Must follow the honor code of affiliated Brigham Young University. 1000 word minimum. They accept science fiction and fantasy, but there must not be nudity, sex, or violence. There are additional guidelines listed in their Honor Code.
      Click here for their Writer’s Guidelines. 
    26. Andromeda Spaceways
      Up to 10,000 words (unless you’re from Australia/New Zealand, and then you may submit up to 20,000 words). They accept science fiction, fantasy, supernatural horror, poetry, and articles about writing and a few other related topics.
      Click here for their Writer’s Guidelines.
    27. GigaNotoSaurus
      Pays $100 for stories between 5,000 – 25,000 words. They publish one story a month.
      Click here for their Writer’s Guidelines.
    28. Metaphorosis
      Speculative adult fiction with a focus on “intelligent, beautiful” stories. They give bonus points for your characters being vegan , but it’s not a requirement.
      Click Here for their Writer’s Guidelines.
  1. That’s all for now.  I plan to create an updated list in the near future since some of publications (not listed) were temporarily closed to submissions.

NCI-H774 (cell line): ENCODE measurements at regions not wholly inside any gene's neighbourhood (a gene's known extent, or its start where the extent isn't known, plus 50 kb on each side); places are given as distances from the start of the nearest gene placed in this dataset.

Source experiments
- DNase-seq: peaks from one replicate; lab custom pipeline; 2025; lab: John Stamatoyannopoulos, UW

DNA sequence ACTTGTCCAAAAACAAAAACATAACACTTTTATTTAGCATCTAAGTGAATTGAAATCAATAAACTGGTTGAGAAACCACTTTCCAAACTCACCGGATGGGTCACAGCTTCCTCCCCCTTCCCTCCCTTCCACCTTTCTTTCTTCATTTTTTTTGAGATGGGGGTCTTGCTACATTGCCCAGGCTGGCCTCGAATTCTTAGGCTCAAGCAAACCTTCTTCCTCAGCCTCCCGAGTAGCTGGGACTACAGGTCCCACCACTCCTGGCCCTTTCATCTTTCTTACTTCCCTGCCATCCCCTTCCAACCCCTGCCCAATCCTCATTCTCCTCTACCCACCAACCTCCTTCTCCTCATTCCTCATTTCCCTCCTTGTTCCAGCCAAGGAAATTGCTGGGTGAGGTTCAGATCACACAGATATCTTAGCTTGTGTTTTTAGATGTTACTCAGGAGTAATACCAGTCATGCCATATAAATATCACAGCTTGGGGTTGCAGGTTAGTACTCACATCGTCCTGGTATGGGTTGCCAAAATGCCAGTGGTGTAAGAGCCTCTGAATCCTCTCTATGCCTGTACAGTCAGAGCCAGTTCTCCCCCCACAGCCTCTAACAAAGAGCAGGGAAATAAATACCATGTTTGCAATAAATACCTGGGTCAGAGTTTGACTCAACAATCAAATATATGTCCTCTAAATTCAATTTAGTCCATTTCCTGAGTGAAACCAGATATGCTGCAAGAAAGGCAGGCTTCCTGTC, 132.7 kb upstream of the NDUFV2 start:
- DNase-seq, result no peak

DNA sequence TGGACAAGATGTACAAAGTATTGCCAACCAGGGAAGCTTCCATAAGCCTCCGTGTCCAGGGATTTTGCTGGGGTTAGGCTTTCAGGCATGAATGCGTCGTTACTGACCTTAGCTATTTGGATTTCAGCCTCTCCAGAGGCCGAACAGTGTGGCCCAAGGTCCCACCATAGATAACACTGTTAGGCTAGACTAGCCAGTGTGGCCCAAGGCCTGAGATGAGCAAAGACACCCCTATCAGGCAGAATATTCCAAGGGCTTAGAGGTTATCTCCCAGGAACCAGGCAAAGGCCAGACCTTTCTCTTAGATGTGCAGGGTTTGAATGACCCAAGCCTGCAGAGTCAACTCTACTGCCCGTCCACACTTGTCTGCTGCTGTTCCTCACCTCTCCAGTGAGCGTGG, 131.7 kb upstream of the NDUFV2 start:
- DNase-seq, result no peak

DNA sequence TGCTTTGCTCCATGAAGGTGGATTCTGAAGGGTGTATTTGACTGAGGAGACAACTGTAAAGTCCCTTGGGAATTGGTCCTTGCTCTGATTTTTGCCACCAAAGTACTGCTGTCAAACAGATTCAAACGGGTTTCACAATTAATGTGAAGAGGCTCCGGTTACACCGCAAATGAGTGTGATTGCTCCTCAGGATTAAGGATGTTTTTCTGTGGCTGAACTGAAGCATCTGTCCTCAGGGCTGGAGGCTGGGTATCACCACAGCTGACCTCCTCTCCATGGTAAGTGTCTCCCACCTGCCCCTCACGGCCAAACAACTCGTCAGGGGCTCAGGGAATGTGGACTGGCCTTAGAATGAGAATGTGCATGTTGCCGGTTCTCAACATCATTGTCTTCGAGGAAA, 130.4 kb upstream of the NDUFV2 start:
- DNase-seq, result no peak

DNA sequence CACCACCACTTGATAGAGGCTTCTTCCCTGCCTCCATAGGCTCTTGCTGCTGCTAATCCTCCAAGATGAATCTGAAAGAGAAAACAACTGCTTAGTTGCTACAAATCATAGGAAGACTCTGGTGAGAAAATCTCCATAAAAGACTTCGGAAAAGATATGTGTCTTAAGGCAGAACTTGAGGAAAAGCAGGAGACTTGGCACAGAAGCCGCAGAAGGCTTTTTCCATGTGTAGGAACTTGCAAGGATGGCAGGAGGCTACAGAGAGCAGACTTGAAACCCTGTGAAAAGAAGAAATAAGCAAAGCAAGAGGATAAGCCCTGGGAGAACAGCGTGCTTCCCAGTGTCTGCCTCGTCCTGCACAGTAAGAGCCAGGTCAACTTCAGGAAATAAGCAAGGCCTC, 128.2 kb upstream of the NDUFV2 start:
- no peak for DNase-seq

2. Do you have any suggestions of places to try? Let me know. I didn’t include any non-paying markets, but if you know of any, please let me know and I’ll include them on my list next time around.

  3. P.S. Yes, I Was Rejected
    “Downplay rejections so that you don’t sound like a bad writer” is advice I’ve heard at a writing conference.
  4. ~ Was it all your rejections?
    Nope. At this time, I’ve received so many rejections from agents, editors, producers, and magazines for so many different projects that it would be ridiculous to list them all.
  5. ~ Does this mean you’re a bad writer?
    I hope not.
  6. ~ Why are you mentioning this?
    Ya know that saying about how nobody wants to see the sausages made?  This is kinda like that – it’s the side of writing that can be really unappealing, difficult, and downright depressing. (I say not in the trite way, but as someone who genuinely struggles with their mental health.)
  7. If you’re reading this – I hope your story finds a market. With billions of people consuming stories, a dear friend of mine told me that there’s a market for every story – you just have to find it. It might not be the market that you dreamed of the first time around, but there’s a home out there for that story. And … writing is subjective, maybe your next submission to that dream magazine will jive with that editor.